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In Jamulians Against the Casino v. Iwasaki (2012) ___ Cal.App.4th ___, petitioner alleged that a settlement agreement entered between Jamul Indian Village and Caltrans constituted a discretionary approval of a CEQA project by Caltrans.  The settlement agreement at issue disposed of a federal lawsuit between those parties relating to the application of CEQA to the Tribe’s efforts to upgrade its interchange on State Route 94 to allow for access to a proposed casino.  Petitioner argued that the settlement agreement committed Caltrans to grant a permit for the interchange upgrade.

At trial, Caltrans filed a demurrer to the petition.  In conjunction with the demurrer, Caltrans requested and the trial court granted judicial notice of the settlement agreement.  Based on the trial court’s review of the settlement agreement, the court concluded that Caltrans had not committed itself to a project subject to CEQA and sustained Caltrans’ demurrer.  Although no party alleged it was improper for the trial court to grant judicial notice of the settlement agreement, the Third Appellate District requested the parties conduct supplemental briefing on the issue of whether judicial notice was proper.

After considering the supplemental briefs, the Court concluded that the trial court erred in granting judicial notice of the settlement agreement.  The Court explained that in ruling on a demurrer, a court may properly take judicial notice of the existence of a relevant document, but can take judicial notice only of the truth of the contents of documents such as findings of fact, conclusions of law, orders, and judgments.  As the settlement agreement did not constitute findings of fact, conclusions of law, orders, and judgments issued by a court, the Court concluded it was improper for the trial court to consider the truth of the contents of the settlement agreement.

While the last two published appellate decisions to address a Save Tara v. City of West Hollywood (2008) 45 Cal.4th 116 style pre-commitment challenge, Cedar Fair, L.P. v. City of Santa Clara (2011) 194 Cal.App.4th 1150, 1156 and City of Santee v. County of San Diego (2010) 186 Cal.App.4th 55, 60, resolved the litigation on demurrer, the Court here concluded neither decision directly addressed the propriety of granting judicial notice of the agreements at issue in those challenges.  The Court thus concluded that those holdings do not stand for the proposition that it is proper on demurrer for a court to consider the truth of the contents of documents at issue in Save Tara-style litigation.  As a result, the Court reversed the trial court’s judgment dismissing the action and overruling the demurrer.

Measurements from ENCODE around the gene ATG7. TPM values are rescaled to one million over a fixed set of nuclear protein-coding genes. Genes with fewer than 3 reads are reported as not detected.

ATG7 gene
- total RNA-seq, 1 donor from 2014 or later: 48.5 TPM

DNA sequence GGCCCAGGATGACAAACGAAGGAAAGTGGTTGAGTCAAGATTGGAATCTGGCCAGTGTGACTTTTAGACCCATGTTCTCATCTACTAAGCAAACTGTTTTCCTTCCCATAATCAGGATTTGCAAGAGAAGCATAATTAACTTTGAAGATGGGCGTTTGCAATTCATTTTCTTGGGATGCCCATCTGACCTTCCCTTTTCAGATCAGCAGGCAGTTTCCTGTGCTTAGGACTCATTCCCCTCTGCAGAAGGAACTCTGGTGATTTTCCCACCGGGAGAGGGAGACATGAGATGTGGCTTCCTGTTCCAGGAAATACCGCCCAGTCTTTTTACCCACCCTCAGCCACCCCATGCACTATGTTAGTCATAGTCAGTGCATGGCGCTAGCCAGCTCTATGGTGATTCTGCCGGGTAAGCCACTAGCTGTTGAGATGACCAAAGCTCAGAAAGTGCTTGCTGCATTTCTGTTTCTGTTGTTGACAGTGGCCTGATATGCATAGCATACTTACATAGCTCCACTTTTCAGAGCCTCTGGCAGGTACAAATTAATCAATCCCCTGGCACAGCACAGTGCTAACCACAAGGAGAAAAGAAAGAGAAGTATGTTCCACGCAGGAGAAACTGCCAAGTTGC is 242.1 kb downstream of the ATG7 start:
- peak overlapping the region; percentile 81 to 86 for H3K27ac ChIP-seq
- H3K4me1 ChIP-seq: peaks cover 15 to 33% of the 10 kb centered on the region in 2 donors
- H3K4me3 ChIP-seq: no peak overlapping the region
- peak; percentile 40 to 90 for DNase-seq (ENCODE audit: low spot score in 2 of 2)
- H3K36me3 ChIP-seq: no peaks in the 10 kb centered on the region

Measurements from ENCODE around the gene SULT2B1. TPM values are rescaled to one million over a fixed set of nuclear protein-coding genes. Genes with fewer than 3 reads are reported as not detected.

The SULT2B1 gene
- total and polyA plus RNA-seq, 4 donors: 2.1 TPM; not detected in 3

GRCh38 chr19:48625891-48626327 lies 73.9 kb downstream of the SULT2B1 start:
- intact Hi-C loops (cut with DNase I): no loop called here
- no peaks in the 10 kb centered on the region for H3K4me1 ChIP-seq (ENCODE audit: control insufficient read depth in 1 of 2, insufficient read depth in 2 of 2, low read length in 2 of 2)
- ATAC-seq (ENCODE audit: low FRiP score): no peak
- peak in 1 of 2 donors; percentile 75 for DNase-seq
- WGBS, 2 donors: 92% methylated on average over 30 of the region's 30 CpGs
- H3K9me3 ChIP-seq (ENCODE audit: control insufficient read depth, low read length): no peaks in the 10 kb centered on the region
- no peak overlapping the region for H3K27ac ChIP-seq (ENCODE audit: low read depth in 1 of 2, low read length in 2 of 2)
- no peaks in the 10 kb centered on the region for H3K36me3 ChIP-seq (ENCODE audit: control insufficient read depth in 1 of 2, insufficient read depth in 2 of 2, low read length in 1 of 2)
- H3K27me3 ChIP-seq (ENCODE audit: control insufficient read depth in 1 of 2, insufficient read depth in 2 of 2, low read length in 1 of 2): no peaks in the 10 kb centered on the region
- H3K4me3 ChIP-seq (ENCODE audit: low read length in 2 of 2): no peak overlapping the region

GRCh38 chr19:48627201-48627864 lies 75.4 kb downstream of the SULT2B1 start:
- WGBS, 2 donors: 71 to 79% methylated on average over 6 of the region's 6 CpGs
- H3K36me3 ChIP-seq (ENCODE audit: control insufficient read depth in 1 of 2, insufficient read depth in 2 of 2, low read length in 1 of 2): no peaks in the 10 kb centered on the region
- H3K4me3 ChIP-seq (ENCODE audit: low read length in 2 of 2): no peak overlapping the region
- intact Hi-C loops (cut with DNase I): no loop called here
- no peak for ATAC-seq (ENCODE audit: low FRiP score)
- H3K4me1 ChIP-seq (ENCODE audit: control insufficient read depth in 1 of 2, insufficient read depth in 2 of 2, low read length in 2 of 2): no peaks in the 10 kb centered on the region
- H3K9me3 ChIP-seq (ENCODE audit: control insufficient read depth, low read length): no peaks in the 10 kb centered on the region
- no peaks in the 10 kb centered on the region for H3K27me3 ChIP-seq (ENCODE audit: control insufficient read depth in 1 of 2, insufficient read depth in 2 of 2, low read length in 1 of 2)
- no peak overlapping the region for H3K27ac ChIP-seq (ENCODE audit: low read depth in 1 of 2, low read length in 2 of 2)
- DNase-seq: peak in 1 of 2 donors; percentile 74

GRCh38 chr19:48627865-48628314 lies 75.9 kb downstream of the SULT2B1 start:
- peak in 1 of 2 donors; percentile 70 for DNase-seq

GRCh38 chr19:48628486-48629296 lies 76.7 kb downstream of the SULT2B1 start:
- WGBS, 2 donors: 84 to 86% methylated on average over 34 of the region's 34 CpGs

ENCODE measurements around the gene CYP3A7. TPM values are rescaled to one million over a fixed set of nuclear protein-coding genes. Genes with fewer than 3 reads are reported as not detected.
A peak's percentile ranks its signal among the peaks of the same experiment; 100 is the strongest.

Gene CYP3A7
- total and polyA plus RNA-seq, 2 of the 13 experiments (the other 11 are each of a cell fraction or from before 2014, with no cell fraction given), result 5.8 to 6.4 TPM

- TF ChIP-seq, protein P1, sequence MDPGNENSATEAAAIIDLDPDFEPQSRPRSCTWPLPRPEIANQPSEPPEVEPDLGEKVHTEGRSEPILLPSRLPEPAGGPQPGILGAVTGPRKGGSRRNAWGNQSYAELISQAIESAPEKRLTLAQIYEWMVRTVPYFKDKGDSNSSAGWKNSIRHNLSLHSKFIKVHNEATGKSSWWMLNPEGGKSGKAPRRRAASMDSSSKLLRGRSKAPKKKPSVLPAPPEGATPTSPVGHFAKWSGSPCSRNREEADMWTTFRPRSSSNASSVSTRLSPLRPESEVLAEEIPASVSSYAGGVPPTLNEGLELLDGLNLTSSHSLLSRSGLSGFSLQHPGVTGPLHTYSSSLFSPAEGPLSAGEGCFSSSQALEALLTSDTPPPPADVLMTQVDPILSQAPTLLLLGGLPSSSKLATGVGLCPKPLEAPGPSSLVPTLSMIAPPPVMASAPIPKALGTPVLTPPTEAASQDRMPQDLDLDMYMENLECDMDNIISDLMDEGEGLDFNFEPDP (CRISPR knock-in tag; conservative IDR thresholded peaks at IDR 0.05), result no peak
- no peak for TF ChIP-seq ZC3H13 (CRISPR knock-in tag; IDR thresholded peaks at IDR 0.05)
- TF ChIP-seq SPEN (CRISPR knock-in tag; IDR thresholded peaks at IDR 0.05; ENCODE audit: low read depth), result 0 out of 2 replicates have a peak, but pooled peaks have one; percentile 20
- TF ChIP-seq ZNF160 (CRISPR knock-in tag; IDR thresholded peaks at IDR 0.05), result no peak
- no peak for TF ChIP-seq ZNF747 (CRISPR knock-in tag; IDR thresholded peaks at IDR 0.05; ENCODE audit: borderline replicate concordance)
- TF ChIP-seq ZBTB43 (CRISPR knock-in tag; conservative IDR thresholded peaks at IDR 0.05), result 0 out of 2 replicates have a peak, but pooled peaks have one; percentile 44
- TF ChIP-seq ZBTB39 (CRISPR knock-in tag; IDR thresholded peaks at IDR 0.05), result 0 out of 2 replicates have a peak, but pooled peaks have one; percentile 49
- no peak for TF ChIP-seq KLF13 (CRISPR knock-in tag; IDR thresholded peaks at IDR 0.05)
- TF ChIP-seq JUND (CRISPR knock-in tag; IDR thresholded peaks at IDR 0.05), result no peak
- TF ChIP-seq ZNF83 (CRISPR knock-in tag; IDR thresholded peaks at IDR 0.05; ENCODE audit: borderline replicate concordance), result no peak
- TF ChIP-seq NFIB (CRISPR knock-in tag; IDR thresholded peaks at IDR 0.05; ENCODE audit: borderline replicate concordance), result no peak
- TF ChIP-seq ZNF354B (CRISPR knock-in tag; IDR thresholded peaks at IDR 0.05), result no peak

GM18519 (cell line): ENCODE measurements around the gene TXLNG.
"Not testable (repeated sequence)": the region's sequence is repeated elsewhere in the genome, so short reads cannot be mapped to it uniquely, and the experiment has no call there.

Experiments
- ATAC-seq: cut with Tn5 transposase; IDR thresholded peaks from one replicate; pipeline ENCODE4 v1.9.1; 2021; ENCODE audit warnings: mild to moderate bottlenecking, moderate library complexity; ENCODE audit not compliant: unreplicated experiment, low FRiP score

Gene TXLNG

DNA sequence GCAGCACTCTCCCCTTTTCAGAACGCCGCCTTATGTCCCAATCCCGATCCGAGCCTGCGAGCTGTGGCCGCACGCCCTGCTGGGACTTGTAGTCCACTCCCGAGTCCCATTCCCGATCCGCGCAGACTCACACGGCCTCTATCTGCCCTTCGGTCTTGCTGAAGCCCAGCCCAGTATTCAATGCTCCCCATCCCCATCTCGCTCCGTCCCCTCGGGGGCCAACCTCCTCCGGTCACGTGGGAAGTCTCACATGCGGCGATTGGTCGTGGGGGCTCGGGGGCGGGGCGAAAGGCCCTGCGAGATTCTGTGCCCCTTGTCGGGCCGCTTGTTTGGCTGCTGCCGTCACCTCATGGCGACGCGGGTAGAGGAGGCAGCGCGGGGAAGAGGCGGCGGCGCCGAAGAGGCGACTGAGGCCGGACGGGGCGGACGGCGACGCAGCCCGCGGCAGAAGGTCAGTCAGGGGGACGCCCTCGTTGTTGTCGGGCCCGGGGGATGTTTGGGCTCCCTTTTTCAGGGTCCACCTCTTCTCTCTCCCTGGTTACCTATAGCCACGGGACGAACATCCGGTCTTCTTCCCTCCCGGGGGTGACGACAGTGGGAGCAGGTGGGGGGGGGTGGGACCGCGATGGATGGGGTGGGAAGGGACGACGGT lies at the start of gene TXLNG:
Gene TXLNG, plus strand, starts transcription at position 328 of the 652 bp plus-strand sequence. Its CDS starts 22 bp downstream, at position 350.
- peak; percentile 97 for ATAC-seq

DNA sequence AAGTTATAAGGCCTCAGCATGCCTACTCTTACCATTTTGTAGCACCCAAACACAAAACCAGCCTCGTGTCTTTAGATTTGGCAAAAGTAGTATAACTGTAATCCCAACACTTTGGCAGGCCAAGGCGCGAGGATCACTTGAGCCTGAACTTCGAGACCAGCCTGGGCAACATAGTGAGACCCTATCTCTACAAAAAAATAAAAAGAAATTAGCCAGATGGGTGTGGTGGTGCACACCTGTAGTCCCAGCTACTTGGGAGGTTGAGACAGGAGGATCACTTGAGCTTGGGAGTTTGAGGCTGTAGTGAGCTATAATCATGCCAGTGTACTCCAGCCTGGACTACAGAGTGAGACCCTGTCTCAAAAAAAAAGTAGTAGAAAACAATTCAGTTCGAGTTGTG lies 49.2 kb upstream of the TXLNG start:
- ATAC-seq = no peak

Key Points:

Save Tara establishes an amorphous fact-specific test that, as a result, has become a commonly litigated CEQA issue.  In Save Tara, the California Supreme Court stated that CEQA is not intended to place unneeded obstacles in the path of project formulation and development.  Early CEQA litigation, such as a Save Tara-style challenge, can itself be an obstacle to project development.  Quick resolution of this early litigation is often critical to maintaining the potential viability of projects.  Use of a demurrer, as seemingly endorsed by the courts in Cedar Fair and City of Santee, has the potential to reduce the length of time, and associated costs, to dispose of Save Tara-style CEQA litigation.  With publication of Jamulians Against the Casino, use of a demurrer as a procedural response to a Save Tara-style challenge appears that it may be considered improper in all but a few limited circumstances.

Written By: Tina Thomas and Chris Butcher

For questions relating to this blog post or any other California land use, environmental and/or planning issues contact Thomas Law Group at (916) 287-9292.

The information presented in this article should not be construed to be formal legal advice by Thomas Law Group, nor the formation of a lawyer/client relationship. Readers are encouraged to seek independent counsel for advice regarding their individual legal issues.

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